The next vegetable protein I discovered was tempeh. While it is still a soy protein, it has a solid texture and more of its own flavor (although still very mild). We usually get the flax seed flavor for its omega-3 punch. The first tempeh dishes I cooked I just subbed tempeh for tofu in stir fry. However, I think tempeh lends itself to sandwiches since it comes in nice square or rectangular packages, and I would much rather have tempeh in my burrito than tofu.
- 2 tablespoons miso (I prefer something milder than red, like chickpea or white)
- 4 tablespoon water
- 1 tablespoon lemon or lime juice
- 2 tablespoons tahini
- 1 pound tempeh
- 1 teaspoon oil
- 1-3 cloves garlic
- eight slices of thick, hearty bread
- 1 ripe avocado
- half of a red onion (or less depending on taste)
- 1 cup spinach
Combine the miso, water, and lemon juice to make a paste. Stir in the tahini. This is a riff on a dressing recipe from Miso Master, and I usually don’t measure it but rather taste it. Slice the tempeh into half crosswise, making two rectangles then divide those into four thinner pieces (like dividing a cake layer). Cook these in a skillet with oil and garlic until they have a nice crusty exterior or bake or grill them. Divide all of the ingredients for four sandwiches and assemble them without the miso spread as heat kills the beneficial bacteria in miso. Toss as many onto a panini press as it will hold and toast the bread for a few minutes. For our wedding we received a Forman grill which works great as a panini press, but before that I would’ve tossed the sandwich into the skillet and used a spatula and some elbow grease and flipped it to toast both sides. Once it has been toasted spread the miso spread on the top slice then reassemble and cut diagonally for eating ease. For a vegetarian option, I love this with manchego.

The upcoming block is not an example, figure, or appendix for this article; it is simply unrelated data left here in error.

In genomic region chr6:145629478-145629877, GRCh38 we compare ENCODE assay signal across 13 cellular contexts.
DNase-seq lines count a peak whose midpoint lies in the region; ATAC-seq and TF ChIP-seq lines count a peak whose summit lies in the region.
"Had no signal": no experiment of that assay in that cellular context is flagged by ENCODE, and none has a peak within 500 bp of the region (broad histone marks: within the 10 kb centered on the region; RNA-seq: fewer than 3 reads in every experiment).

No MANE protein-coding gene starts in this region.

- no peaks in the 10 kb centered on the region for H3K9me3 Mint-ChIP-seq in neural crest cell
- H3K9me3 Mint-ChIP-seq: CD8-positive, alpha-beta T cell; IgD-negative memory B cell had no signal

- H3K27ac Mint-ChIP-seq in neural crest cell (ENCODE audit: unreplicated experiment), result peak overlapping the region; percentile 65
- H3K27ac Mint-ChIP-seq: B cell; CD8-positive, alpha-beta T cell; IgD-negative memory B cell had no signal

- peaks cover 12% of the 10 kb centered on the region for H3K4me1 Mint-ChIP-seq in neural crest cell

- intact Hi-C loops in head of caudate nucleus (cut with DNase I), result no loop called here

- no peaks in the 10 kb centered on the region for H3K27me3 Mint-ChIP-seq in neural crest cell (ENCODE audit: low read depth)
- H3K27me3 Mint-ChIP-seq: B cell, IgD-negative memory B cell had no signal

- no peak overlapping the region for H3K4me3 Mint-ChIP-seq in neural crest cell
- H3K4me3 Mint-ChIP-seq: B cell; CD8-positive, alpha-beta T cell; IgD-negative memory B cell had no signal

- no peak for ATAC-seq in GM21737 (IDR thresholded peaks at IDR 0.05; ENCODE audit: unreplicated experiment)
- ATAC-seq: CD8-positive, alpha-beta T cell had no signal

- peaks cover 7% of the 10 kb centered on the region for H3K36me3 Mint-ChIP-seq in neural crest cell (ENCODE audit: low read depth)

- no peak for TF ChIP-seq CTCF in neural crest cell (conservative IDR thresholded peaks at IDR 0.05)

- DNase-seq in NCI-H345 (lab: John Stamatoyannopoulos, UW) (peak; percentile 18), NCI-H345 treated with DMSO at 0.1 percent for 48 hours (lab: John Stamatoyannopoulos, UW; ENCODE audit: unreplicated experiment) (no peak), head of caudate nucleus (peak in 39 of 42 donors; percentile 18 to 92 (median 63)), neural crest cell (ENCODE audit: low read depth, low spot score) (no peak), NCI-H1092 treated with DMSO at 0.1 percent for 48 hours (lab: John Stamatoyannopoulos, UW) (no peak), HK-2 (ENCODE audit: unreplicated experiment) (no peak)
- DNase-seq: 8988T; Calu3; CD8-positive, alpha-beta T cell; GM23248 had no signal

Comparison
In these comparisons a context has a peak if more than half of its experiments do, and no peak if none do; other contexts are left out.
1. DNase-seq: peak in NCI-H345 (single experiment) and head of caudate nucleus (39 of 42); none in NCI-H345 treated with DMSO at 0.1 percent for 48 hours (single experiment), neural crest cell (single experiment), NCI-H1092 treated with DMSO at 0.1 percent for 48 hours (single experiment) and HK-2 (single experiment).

My most recent vegetable protein find and probably my favorite is seitan. It is the meatiest of the vegetable proteins, and as such it lends itself to more fine dining applications, although I think it is just perfect in my lentil and peanut butter stir fry and seitan phillies (even without cheese). The Laughing Seed works magic and turns seitan into soysage, which I think is so similar to grocery store sausage patties from my childhood that they are perfect for someone scared of vegetarian cuisine. In the winter I make a delicious stew that I envision should be made with game, but between the mushrooms, seitan, rosemary, and red wine there is no need for game. The Co-op has had some amazing shiitakes for the past few weeks, so for my honey’s birthday I made him the mushroom bourguignon from SmittenKitchen (I didn’t take any photos, though). With shiitakes being a bit pricey, I added much cheaper seitan to fill the dish out. Homemade seitan is really easy to make, especially if you purchase the wheat gluten rather than make your own, but unless you have a pan and the storage to make pounds I think it is more cost effective to purchase it.
mushroom bourguignon from the archives
When thinking about vegetable protein, please don’t limit yourself to the “meat substitutes”. Lentils, chickpeas, fava beans, mung beans, and quinoa among other grains and beans are fairly good sources of protein with none (or substantially less) of the fat found in animal protein (not to mention the cost benefit).